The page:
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City of Ottawa lifts state of emergency declared in April due to floods

Mayor Jim Watson announced on June 12 that the City of Ottawa is terminating the state of emergency it declared earlier this spring as the Ottawa River flooded several communities in the national capital.
Mayor Jim Watson announced on June 12 that the City of Ottawa is terminating the state of emergency it declared earlier this spring as the Ottawa River flooded several communities in the national capital. Crystal Oag / Global News

After 49 days, the City of Ottawa has ended the state of emergency it declared as the bloated Ottawa River spilled over into several communities earlier this spring, Mayor Jim Watson announced on Wednesday morning.

The mayor declared the state of emergency on April 25, a move that included an appeal for help from the Canadian Armed Forces.

“The emergency may be over officially, but the challenges facing our residents … (are) only just beginning,” Watson said at city hall on Wednesday. “We have to continue to work diligently with those families and residents who were adversely affected.”

WATCH (April 27, 2019): Drone footage shows severity of flooding in Ottawa
Drone footage shows severity of flooding in Ottawa
Drone footage shows severity of flooding in Ottawa

Riverfront homes in West-Carleton, Bay and Cumberland wards in the city’s west and east ends were among those most affected and damaged by the flooding. According to the city, 155 households self-evacuated as the river encroached on their properties.

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After peaking in early May, the high water levels receded slowly, delaying the start of the city’s recovery work. That effort, including the removal of 1.5 million sandbags that were stacked around threatened properties, kicked into high gear in early June.

READ MORE: Ontario flood task force holds closed-door meeting; Ottawa mayor pushes for independent inquiry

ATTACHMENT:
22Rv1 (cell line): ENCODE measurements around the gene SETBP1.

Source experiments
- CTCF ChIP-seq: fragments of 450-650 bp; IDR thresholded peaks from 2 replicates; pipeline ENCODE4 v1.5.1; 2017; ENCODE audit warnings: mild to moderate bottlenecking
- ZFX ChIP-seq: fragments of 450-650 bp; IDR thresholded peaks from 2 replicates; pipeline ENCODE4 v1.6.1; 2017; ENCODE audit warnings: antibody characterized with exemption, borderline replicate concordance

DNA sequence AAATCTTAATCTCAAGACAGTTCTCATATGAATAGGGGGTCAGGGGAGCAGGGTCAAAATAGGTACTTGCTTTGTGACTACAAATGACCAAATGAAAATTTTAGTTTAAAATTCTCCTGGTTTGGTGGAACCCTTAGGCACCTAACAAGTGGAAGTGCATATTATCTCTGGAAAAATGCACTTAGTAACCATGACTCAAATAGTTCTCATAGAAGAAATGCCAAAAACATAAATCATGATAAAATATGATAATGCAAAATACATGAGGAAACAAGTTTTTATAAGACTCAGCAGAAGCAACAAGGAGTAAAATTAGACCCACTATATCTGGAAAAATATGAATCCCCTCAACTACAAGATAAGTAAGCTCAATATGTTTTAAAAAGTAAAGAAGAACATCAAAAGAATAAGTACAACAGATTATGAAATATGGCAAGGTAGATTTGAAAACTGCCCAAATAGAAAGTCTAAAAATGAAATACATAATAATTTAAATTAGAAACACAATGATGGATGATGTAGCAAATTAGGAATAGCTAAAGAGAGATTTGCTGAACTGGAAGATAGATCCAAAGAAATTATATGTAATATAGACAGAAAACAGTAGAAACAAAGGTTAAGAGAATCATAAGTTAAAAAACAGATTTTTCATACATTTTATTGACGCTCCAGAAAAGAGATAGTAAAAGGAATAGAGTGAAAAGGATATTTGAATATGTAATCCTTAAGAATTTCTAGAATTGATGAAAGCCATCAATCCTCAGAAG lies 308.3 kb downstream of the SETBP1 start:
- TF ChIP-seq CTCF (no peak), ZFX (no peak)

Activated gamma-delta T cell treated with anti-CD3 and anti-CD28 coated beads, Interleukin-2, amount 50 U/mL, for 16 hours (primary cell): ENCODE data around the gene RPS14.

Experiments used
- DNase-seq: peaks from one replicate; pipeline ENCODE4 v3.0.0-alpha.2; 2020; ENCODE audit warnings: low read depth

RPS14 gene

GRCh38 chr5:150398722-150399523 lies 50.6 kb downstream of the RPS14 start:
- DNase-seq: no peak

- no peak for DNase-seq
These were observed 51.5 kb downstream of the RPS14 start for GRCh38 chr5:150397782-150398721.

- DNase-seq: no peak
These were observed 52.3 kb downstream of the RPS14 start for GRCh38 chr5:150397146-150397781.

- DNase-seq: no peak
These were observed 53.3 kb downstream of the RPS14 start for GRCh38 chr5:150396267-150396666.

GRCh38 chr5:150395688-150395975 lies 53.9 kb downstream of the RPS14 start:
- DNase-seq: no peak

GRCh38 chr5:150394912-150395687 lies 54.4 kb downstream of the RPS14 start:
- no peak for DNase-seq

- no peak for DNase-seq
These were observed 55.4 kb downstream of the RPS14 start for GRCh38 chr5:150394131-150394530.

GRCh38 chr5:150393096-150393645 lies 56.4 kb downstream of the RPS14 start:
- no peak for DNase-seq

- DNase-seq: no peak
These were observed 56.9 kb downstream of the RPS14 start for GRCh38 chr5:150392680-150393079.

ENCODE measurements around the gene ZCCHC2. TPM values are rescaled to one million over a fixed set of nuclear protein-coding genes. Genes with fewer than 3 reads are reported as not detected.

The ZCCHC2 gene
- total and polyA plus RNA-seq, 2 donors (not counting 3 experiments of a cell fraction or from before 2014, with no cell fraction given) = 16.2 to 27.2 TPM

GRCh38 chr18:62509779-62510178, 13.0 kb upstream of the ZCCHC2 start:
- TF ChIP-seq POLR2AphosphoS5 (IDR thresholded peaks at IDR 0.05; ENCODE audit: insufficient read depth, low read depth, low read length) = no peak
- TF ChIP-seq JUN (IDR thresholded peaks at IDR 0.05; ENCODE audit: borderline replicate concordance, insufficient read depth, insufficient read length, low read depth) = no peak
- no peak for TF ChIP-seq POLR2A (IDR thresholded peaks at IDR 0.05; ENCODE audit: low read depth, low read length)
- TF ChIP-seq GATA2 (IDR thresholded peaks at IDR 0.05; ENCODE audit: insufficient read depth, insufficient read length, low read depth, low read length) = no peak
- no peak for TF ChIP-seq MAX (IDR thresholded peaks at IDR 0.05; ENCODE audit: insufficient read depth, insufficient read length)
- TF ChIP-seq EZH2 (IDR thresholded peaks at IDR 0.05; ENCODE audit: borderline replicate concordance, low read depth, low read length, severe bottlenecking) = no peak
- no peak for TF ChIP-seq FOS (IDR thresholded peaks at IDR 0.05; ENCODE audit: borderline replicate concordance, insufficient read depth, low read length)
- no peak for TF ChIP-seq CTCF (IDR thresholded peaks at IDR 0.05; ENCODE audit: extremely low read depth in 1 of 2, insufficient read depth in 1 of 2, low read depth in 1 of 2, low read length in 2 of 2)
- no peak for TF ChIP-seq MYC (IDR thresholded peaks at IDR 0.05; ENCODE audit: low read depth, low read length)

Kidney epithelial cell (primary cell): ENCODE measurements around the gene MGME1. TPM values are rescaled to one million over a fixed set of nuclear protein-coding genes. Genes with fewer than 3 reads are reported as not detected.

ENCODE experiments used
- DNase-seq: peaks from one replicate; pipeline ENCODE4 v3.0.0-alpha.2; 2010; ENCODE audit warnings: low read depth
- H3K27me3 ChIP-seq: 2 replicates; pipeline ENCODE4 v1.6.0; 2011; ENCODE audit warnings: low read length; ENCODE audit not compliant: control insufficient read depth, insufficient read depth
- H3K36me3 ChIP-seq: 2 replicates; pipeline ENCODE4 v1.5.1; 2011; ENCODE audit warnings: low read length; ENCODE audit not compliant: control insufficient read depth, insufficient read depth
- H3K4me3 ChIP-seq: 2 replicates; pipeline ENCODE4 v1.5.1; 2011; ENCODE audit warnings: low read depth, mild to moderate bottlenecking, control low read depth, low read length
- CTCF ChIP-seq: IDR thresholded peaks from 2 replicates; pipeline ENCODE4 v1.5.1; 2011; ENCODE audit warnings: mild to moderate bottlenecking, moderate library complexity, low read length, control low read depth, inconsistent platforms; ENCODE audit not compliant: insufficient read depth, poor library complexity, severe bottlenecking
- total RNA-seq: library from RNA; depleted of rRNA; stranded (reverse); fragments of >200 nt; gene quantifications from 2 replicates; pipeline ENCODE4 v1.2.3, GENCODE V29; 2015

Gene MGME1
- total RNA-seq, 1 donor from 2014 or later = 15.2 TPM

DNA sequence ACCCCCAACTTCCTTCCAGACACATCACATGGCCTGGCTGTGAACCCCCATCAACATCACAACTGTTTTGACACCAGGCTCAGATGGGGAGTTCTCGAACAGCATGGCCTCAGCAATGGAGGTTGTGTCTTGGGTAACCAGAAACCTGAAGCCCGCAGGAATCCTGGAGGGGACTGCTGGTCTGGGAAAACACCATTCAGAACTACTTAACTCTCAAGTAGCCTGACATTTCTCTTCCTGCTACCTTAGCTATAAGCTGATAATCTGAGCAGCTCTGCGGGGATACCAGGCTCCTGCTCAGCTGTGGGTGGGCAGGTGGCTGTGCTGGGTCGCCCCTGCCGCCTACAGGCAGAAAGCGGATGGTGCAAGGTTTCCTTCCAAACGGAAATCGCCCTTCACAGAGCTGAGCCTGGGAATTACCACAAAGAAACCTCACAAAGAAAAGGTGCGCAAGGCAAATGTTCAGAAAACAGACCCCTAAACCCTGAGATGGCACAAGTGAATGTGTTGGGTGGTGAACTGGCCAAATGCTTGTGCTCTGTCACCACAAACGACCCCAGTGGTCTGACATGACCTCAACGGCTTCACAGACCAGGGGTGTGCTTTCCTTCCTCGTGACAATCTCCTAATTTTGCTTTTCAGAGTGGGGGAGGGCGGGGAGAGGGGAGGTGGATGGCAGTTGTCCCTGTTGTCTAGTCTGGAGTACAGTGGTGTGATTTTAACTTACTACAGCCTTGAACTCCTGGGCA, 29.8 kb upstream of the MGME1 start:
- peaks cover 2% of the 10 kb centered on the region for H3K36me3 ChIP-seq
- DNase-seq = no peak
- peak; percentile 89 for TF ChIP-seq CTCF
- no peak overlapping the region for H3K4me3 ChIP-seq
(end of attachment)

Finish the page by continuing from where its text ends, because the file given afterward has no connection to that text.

After two weekends and support from volunteers, city staff and other agencies, more than 1.1 million sandbags have been taken down in the affected communities, according to Anthony Di Monte, the city’s general manager of emergency and protective services.

During his flood update to councillors on Wednesday, Di Monte thanked all involved in the flood response and recovery efforts and said the city won’t make any further appeals for volunteer help.

The city says more than 15,000 residents have volunteered to fill and remove sandbags since April 19.

WATCH (April 29, 2019): Ottawa residents rush to save homes from rising waters
Ottawa residents rush to save homes from rising waters
Ottawa residents rush to save homes from rising waters

Di Monte said the city’s emergency operations centre remains open and municipal staff continue managing debris cleanup, well-water testing and infrastructure and building code services.

The city will continue to assist residents whose properties were damaged in the floods, Di Monte said, noting that many are emotionally and physically exhausted after weeks of work.

READ MORE: NCC begins assessing infrastructure damage after floods

Several townships and cities bordering the river close to Ottawa also declared states of emergency as the waters rose to dangerous heights.

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Clarence-Rockland, which abuts Ottawa to the east, lifted its state of emergency on June 5.

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